Why Do My Oxygen Levels Decrease After Infrared Light Therapy?

Recently I received an interesting question from one of our customers. He asked:

 

My oxygen saturation decreases after NIR-A near infrared light therapy. As a general question – is this typical?

 

This was a fascinating question, so I was glad I had a little time to investigate.

 

Note that none of us here at RubyLux (including me, the owner) are doctors and what follows is the speculation of a layperson. It is no substitute for professional medical advice. We always recommend asking a qualified medical professional for advice about your individual circumstances.

I could find no studies on why blood oxygen levels would change after exposure to near infrared light. In general, research studies say tissue oxygen levels increase after near infrared light therapy, so on the surface, this man’s oxygen saturation decreasing sounds odd.

 

However, looking at the process that turns oxygen into carbon dioxide in the body, it makes sense that infrared light exposure would temporarily decrease oxygen saturation levels in the blood. The reason is that a large amount of the oxygen in the blood will have transferred to the cells to be used all at one time. At the same time, carbon dioxide will be taken up to be transported out.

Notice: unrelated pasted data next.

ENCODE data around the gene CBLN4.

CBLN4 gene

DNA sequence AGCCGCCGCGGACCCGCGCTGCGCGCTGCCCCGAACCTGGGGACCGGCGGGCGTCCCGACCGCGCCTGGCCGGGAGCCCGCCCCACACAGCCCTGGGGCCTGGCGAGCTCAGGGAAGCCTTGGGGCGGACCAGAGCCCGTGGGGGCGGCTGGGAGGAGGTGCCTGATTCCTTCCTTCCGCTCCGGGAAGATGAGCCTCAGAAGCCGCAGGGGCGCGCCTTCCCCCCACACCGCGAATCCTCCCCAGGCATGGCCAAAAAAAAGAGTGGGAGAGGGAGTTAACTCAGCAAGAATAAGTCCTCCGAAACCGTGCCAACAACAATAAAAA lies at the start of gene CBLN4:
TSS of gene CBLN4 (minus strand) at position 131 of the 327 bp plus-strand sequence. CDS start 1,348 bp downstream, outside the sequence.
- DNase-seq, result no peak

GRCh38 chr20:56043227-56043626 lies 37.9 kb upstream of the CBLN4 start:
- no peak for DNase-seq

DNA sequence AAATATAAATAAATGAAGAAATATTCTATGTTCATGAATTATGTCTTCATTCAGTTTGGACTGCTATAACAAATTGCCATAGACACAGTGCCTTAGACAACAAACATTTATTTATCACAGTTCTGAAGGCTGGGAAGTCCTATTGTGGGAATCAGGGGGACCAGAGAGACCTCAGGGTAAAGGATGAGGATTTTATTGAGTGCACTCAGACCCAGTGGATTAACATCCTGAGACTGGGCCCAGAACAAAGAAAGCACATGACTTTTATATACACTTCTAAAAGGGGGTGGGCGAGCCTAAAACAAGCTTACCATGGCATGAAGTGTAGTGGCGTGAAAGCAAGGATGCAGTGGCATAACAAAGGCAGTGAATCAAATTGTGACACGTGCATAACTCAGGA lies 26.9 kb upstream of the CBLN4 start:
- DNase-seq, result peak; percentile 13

How Does Near Infrared Light Therapy Work? What Does It Have to Do with Oxygen?

 

One way near infrared light therapy is believed to work is by making cells produce more energy, or ATP. The cells then take the energy and immediately use it for whatever they deem most important, such as repairing damage, producing substances the body requires and removing waste products. In this way, near infrared light therapy and near infrared saunas help the body heal and regenerate itself.

 

The cell’s process of making ATP (or, energy) is known as cellular respiration. Oxygen is usually the rate-limiting factor. Oxygen is needed to take up excess electrons resulting from the process (so oxygen is referred to as an electron acceptor or oxidizing agent). When it takes on electrons from the ATP-making process, it becomes carbon dioxide and is carried out of the body through the lungs.

 

What you may be seeing in your lowered blood oxygenation levels could be the result of your cells turning over a large amount of oxygen at one time. Near infrared light therapy works surprisingly quickly, so within minutes you could find your blood has transferred a larger-than-usual amount of oxygen to your cells, they use it to remove the excess electrons from making ATP and your blood picks up the resulting carbon dioxide to carry it out of your body.

 

You should find that your oxygen saturation goes back to normal fairly quickly. You should also feel physically better after near infrared light therapy- never worse. If you see your oxygen saturation does not go back to normal easily or you notice you aren’t feeling a physical improvement after using the light, I would be very interested to hear about it. I would also recommend discontinuing use of the light if either of those situations occur, just to be on the safe side.